St. John Chrysostom's Obsession with the Poor

St. John Chrysostom's Obsession with the Poor: Part I
by pragerfan

September 28, 2007

An excerpt from an article by Bradley Nassif on St. John Chrysostom:
The source of John's vision of the gospel was his love for Scripture. Jesus taught that treasures are to be stored in heaven, not on earth (Matt. 6:19-20). The apostle Paul wrote, "The love of money is the root of all evil" (1 Tim. 6:10). Thus John concluded, "A love for wealth is abnormal." He feared that possessions kept for selfish purposes were, in a sense, stolen from the poor. One cannot be rich without keeping others poor. "So destructive a passion is avarice that to grow rich without injustice is impossible," John argued; "The root and origin of riches must have been injustice."
"To grow rich without injustice is impossible." — a leap! I don't see that in the pages of the Bible at all. I don't even see that inferred by St. Paul's teaching. Yes it is true that the love of money (there is nothing inherently evil about money itself) is the root of many evils, but to argue that any person with wealth commits an injustice by the very existence of that wealth is tenuous at best.

"One cannot be rich without keeping others poor." Perhaps St. John could not have known that wealth is not a zero-sum game where the poor are so only because others are rich. Rather, the wealthier a society as a whole becomes, the wealthier ALL become — best expressed in the saying that, "a rising tide lifts all boats." The political Left divides the world between rich and poor, black and white, and other artificial class divisions. Is this the way God divides the world, but Scripture does not support that. God divides the world between those who do good (the righteous) and those who do evil (the wicked). How does God say we should act toward the the rich (or mighty) versus the poor? The Lord says:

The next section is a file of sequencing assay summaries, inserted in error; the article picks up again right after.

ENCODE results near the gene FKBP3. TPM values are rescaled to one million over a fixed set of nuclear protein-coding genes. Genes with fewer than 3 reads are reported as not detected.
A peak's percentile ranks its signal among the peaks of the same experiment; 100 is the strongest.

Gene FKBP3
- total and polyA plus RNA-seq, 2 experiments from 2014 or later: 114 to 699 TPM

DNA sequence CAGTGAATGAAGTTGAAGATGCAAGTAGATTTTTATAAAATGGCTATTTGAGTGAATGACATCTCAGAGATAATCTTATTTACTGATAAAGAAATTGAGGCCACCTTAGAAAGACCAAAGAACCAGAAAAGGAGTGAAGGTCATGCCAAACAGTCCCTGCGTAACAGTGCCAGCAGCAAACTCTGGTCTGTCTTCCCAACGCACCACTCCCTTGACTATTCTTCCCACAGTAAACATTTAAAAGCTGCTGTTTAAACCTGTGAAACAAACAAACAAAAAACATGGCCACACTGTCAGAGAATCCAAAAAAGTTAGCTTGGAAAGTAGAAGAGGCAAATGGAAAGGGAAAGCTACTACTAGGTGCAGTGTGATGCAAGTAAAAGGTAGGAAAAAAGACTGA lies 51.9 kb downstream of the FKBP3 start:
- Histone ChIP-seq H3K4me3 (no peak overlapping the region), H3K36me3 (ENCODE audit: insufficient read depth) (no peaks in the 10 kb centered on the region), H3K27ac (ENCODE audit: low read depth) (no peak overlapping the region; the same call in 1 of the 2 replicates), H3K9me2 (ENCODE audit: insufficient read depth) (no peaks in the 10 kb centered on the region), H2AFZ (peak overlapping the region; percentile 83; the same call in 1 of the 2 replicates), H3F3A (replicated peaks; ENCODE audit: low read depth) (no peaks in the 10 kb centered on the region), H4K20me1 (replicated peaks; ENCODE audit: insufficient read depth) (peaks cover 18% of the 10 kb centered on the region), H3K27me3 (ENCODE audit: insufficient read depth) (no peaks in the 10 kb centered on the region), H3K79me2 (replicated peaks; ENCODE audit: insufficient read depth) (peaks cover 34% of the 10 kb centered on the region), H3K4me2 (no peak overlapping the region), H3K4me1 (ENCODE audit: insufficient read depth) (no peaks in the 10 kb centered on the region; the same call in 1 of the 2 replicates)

Ye shall do no unrighteousness in judgment: thou shalt not respect the person of the poor, nor honour the person of the mighty: but in righteousness shalt thou judge thy neighbour. -Leviticus 19:15
Along with Micah 6:8, this is one of my favorite verses in the Bible. God demands that we treat one another decently, regardless of whether one is rich or poor, or somewhere in between. "The root and origin of riches must have been injustice" — if true, then why did God bless King Solomon with more riches than any king before him, or any king that would come after him? And if the root of riches is injustice, is the root of poverty, justice? In other words are the poor inherently better people than the rich? Of course not. But what is right and good is to do justice.
For this reason, he envisioned a just society based on equality for all. Because all people are made in the image of God, John sought to defend human dignity regardless of social status. No private property should exist. Everything belongs to God and is given to us for our common use. Material things are not inherently evil. But injustice occurs when some people use material things for profit while others are starving.
"Equality for all." In the 20th century tens of millions of people were murdered in the name of "equality for all" and under the ideology that you can't have what you legally own because others are starving; that is, the ideology of Communism.
"No private property should exist."
If you take away my right to private property, I can take away your right to a church, to worship as you see fit. And that's exactly what totalitarian regimes do.


Read Part II